• I'm settled on 90% of the kit i will use for the race based on yesterday and assuming similar conditions, what i will do though is put my Halglofs gilet or The North Face rain cover in my pack for race day (just in case).
    • Hoka One One Stinson Tarmac shoes 
    • Injinji socks
    • Century riding cream 
    • Skins half tights compression shorts 
    • Brooks shorts 
    • Nike compression t-shirt
    • Nalini arm warmers
    • Inov8 Race Peak Cap 
    • Salomon Advanced Skin Lab Hydro 5 Set 
They aren't massive changes really but they made a difference yesterday probably because they were combined with slightly increased temperatures, an increase in elevation and poor starting nutrition.

It was not all bad though as i made it around. And all things considered in reasonable repair. Recovery was a For Goodness Shakes drink and some quiche that was left over from the kids lunch. A quick shower and it was into the SKINS compression tights and then out for a stroll with the dog. Taking the view that it was better to keep moving than just sit. 

That puts me on 58.4 miles this week, so far, my schedule calls for 12 miles tomorrow which isn't going to happen. I am planning a run with Amelie which  will treat as recovery and hopefully take me over 60 for the week. Then it's taper time

This week will be a gentle 36 mile week, there will then be a 20 mile week with the then week of the race to follow. I'm still feeling good about the race, just glad that the glitches experienced yesterday were yesterday rather than on 29th.


Sunday, March 2, 2014


I almost want to whisper it for fear of tempting fate. Maybe I should
have used a smaller font for the title. Obviously I don't believe in
fate we have to be responsible, largely, for what happens to us. If I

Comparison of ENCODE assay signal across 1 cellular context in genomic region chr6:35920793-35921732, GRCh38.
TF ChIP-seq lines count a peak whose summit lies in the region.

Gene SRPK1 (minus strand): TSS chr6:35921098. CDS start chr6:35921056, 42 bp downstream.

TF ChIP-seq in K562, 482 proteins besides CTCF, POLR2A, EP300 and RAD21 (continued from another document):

break down it will be because I have done something wrong.

Right now I feel really strong. My running has been incredibly
consistent and I really feel ready for the ultra at the end of the

I made a cock-up with my training plan, missing an entire week from
the schedule, so this coming week will be a hard one with another
28miles or so at the weekend. Then it's a 3 week taper. Today's run
was 15 miles with a significant climb in there from the off. What I
did today though was experiment a bit on the downhill sections. I run
mid/forefoot striking which down hill is not that comfortable, your
toes jam into the toe box of the shoes and it feels unnatural. Plus I
am really slow at it.

Today I just let go and found myself heel striking and rolling
forwards. I say heel striking it was almost flat footed rather than
heel. It also meant that I could really feel the rocker my Hoka's
doing its job. The result was I really felt like I was flying down the
hills. As soon as it levelled off I reverted to my normal stride

It really did feel awesome!

This is what got me thinking about my durability. I the 10 days
previous I have run every day including a run of 28.4 miles and
totalling around 100 miles. I get that this is not that huge, not at
all. But I am 43, have a job, a family and a dog! To get the time for
this is quite an achievement. That I am not suffering from it it is
quite another. I have talked before about running twice a day and
really cannot say enough how significant that this is to my current
level and how I can run.

I have never run as much or as far or as consistently. I have never
felt this strong or this fit. In the year since my knee surgery and I
have run just short of 1,500 miles and gone from 11st 9.5lbs
(160.5lbs) to 10st 11lbs (151lbs) and with 11% body fat.

The born to run ultra is on March 29th. I have entered ultra's before
- even this one of the first edition. But have never really come to
close to being able to compete or complete them as injury has always
taken hold. In the last three years an ACL reconstruction and a
meniscus tear have been the problems.

Injury free I can get there. I will toe the start line and give a good
account of myself.

I bloody love running.